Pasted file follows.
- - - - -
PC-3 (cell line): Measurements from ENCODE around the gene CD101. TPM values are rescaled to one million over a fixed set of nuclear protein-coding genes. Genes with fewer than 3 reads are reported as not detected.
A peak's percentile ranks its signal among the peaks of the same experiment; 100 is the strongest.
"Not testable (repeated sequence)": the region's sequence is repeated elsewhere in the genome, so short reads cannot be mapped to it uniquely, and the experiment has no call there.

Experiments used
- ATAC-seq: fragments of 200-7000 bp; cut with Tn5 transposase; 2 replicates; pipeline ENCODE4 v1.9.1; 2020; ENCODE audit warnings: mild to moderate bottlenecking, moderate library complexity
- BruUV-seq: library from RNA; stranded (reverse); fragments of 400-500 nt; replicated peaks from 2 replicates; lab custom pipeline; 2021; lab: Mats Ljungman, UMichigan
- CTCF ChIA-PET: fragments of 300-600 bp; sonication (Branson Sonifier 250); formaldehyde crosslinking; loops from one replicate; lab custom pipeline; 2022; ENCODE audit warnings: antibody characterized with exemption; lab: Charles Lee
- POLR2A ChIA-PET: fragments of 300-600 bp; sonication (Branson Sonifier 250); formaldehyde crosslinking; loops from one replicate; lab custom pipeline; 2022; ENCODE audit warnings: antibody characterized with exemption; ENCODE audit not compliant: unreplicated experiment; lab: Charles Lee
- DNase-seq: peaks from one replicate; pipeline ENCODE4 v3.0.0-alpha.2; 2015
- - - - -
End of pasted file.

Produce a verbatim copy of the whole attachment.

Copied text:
PC-3 (cell line): Measurements from ENCODE around the gene CD101. TPM values are rescaled to one million over a fixed set of nuclear protein-coding genes. Genes with fewer than 3 reads are reported as not detected.
A peak's percentile ranks its signal among the peaks of the same experiment; 100 is the strongest.
"Not testable (repeated sequence)": the region's sequence is repeated elsewhere in the genome, so short reads cannot be mapped to it uniquely, and the experiment has no call there.

Experiments used
- ATAC-seq: fragments of 200-7000 bp; cut with Tn5 transposase; 2 replicates; pipeline ENCODE4 v1.9.1; 2020; ENCODE audit warnings: mild to moderate bottlenecking, moderate library complexity
- BruUV-seq: library from RNA; stranded (reverse); fragments of 400-500 nt; replicated peaks from 2 replicates; lab custom pipeline; 2021; lab: Mats Ljungman, UMichigan
- CTCF ChIA-PET: fragments of 300-600 bp; sonication (Branson Sonifier 250); formaldehyde crosslinking; loops from one replicate; lab custom pipeline; 2022; ENCODE audit warnings: antibody characterized with exemption; lab: Charles Lee
- POLR2A ChIA-PET: fragments of 300-600 bp; sonication (Branson Sonifier 250); formaldehyde crosslinking; loops from one replicate; lab custom pipeline; 2022; ENCODE audit warnings: antibody characterized with exemption; ENCODE audit not compliant: unreplicated experiment; lab: Charles Lee
- DNase-seq: peaks from one replicate; pipeline ENCODE4 v3.0.0-alpha.2; 2015